Giving advice or feedback is something we do frequently with our kids. It’s part of the process of parenting. We do it frequently when kids are young because there is so much for them to learn. Young children want to learn and are looking for help. If we do hurt their feelings, they bounce back quickly.
On the other hand, as kids get older, giving feedback gets a bit tougher. They tend to take things more personally, and sometimes they wonder if they can ever please us or get anything right.
So, what to do? We certainly don’t want to stop doing everything we can to teach them how to be in life and to be successful. Here is one very powerful option that allows you to continue to contribute to your children and reduce the conflict in doing so: Ask for permission and give them the freedom to just hear it.
A colleague shared this story with me:
When we started to visit colleges with our 17-year-old daughter, Emily, it occurred to me that she would be out on her own in the world in one short year…and I’m not done teaching her about life yet!
Academically she is ready to go, but I am concerned about the way she deals with some everyday things in life. For example, she does not handle stress well, and she gets upset easily by small things that go wrong. So, I told her that I was concerned with the way she handles life sometimes. I asked her if I could just point out examples of her behavior about which I was concerned as they occurred. (I also promised that I wouldn’t do so in front of others.) We wouldn’t discuss it at the time, but I would just let her know this is an example of where I see she could have difficulty when she is on her own in college. She agreed to this.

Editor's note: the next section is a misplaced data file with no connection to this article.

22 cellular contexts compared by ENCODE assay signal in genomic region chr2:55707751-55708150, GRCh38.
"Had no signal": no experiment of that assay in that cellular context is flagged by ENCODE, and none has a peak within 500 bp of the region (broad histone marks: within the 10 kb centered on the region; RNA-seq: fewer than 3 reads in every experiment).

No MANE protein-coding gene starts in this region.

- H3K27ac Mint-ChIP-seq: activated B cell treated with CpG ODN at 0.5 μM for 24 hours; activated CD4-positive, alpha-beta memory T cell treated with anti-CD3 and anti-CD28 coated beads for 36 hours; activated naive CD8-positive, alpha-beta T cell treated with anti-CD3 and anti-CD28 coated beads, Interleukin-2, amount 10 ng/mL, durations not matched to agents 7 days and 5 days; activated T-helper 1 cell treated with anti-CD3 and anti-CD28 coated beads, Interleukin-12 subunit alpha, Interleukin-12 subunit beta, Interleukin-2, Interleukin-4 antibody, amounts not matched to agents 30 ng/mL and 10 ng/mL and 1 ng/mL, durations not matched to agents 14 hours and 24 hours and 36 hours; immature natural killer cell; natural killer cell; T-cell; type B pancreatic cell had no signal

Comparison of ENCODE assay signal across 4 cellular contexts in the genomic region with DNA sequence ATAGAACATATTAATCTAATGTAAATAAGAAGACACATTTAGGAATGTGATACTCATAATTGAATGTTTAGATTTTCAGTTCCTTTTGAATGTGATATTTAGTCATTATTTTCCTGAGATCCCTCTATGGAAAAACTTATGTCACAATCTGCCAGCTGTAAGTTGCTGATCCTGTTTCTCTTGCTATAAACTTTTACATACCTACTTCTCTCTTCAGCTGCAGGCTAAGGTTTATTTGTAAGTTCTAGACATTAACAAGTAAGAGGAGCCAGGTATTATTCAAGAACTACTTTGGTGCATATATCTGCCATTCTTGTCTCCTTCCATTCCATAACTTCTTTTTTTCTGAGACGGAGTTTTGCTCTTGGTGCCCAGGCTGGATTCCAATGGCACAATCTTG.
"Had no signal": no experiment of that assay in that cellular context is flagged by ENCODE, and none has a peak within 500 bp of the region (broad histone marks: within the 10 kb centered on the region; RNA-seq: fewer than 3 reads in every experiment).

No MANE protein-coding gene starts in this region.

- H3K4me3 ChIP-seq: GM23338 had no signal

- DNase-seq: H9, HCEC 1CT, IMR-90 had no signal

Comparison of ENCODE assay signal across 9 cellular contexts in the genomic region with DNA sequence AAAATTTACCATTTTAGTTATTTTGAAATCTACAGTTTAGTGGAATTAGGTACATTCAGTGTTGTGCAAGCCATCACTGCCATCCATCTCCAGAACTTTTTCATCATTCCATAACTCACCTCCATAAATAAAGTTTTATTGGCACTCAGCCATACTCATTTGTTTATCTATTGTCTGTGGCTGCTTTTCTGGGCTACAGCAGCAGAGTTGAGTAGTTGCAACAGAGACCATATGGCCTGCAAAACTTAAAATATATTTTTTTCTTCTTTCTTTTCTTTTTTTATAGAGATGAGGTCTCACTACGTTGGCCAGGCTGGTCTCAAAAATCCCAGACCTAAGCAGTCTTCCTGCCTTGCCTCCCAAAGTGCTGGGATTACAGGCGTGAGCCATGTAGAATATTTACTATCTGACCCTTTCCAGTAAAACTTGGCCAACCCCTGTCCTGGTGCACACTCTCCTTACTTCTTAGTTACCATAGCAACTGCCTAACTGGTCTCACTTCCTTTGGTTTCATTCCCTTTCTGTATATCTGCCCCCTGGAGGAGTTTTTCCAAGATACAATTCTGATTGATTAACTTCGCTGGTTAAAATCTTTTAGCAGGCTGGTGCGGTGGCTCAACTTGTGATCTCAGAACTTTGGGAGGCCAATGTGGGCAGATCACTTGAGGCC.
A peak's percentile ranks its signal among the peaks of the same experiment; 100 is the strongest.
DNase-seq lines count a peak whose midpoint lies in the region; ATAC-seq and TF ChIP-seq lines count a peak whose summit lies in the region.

I have pointed out a few examples since our discussion, and we had not talked about them further, but I recently got a card from her that said, “Thanks, Mom, for straightening me out. Keep it up. I really appreciate your help. I love you. Emily”
Now, the idea of asking for permission to give someone feedback isn’t limited to just teens. It’s a caring, gracious approach that makes it easier for someone else to listen to what we have to say.
Thanks for considering this,